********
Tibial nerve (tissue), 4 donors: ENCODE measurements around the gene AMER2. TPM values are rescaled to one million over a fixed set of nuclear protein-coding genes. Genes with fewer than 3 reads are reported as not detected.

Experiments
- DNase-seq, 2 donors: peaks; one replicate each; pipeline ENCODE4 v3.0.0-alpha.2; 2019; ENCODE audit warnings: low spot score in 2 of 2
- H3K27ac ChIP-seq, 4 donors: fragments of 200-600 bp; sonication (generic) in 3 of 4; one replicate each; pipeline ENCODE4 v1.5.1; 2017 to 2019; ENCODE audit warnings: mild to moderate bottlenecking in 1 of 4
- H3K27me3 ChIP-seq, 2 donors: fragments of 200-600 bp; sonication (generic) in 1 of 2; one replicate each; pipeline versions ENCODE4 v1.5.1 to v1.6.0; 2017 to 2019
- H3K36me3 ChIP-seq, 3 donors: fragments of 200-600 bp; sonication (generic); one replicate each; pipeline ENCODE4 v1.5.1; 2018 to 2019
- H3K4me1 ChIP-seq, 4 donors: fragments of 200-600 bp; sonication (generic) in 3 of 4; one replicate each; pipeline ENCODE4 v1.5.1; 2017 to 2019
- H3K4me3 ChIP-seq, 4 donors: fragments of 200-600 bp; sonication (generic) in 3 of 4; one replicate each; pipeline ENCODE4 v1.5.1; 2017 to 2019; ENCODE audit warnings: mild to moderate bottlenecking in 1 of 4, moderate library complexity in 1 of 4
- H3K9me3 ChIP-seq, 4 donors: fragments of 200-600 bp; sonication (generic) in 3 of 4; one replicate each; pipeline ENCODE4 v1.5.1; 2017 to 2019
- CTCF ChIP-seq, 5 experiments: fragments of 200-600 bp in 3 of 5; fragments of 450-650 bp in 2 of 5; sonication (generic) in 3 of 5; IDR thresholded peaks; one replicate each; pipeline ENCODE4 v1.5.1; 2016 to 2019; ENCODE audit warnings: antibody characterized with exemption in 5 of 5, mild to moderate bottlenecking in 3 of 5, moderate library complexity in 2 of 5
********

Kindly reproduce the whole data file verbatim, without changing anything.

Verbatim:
Tibial nerve (tissue), 4 donors: ENCODE measurements around the gene AMER2. TPM values are rescaled to one million over a fixed set of nuclear protein-coding genes. Genes with fewer than 3 reads are reported as not detected.

Experiments
- DNase-seq, 2 donors: peaks; one replicate each; pipeline ENCODE4 v3.0.0-alpha.2; 2019; ENCODE audit warnings: low spot score in 2 of 2
- H3K27ac ChIP-seq, 4 donors: fragments of 200-600 bp; sonication (generic) in 3 of 4; one replicate each; pipeline ENCODE4 v1.5.1; 2017 to 2019; ENCODE audit warnings: mild to moderate bottlenecking in 1 of 4
- H3K27me3 ChIP-seq, 2 donors: fragments of 200-600 bp; sonication (generic) in 1 of 2; one replicate each; pipeline versions ENCODE4 v1.5.1 to v1.6.0; 2017 to 2019
- H3K36me3 ChIP-seq, 3 donors: fragments of 200-600 bp; sonication (generic); one replicate each; pipeline ENCODE4 v1.5.1; 2018 to 2019
- H3K4me1 ChIP-seq, 4 donors: fragments of 200-600 bp; sonication (generic) in 3 of 4; one replicate each; pipeline ENCODE4 v1.5.1; 2017 to 2019
- H3K4me3 ChIP-seq, 4 donors: fragments of 200-600 bp; sonication (generic) in 3 of 4; one replicate each; pipeline ENCODE4 v1.5.1; 2017 to 2019; ENCODE audit warnings: mild to moderate bottlenecking in 1 of 4, moderate library complexity in 1 of 4
- H3K9me3 ChIP-seq, 4 donors: fragments of 200-600 bp; sonication (generic) in 3 of 4; one replicate each; pipeline ENCODE4 v1.5.1; 2017 to 2019
- CTCF ChIP-seq, 5 experiments: fragments of 200-600 bp in 3 of 5; fragments of 450-650 bp in 2 of 5; sonication (generic) in 3 of 5; IDR thresholded peaks; one replicate each; pipeline ENCODE4 v1.5.1; 2016 to 2019; ENCODE audit warnings: antibody characterized with exemption in 5 of 5, mild to moderate bottlenecking in 3 of 5, moderate library complexity in 2 of 5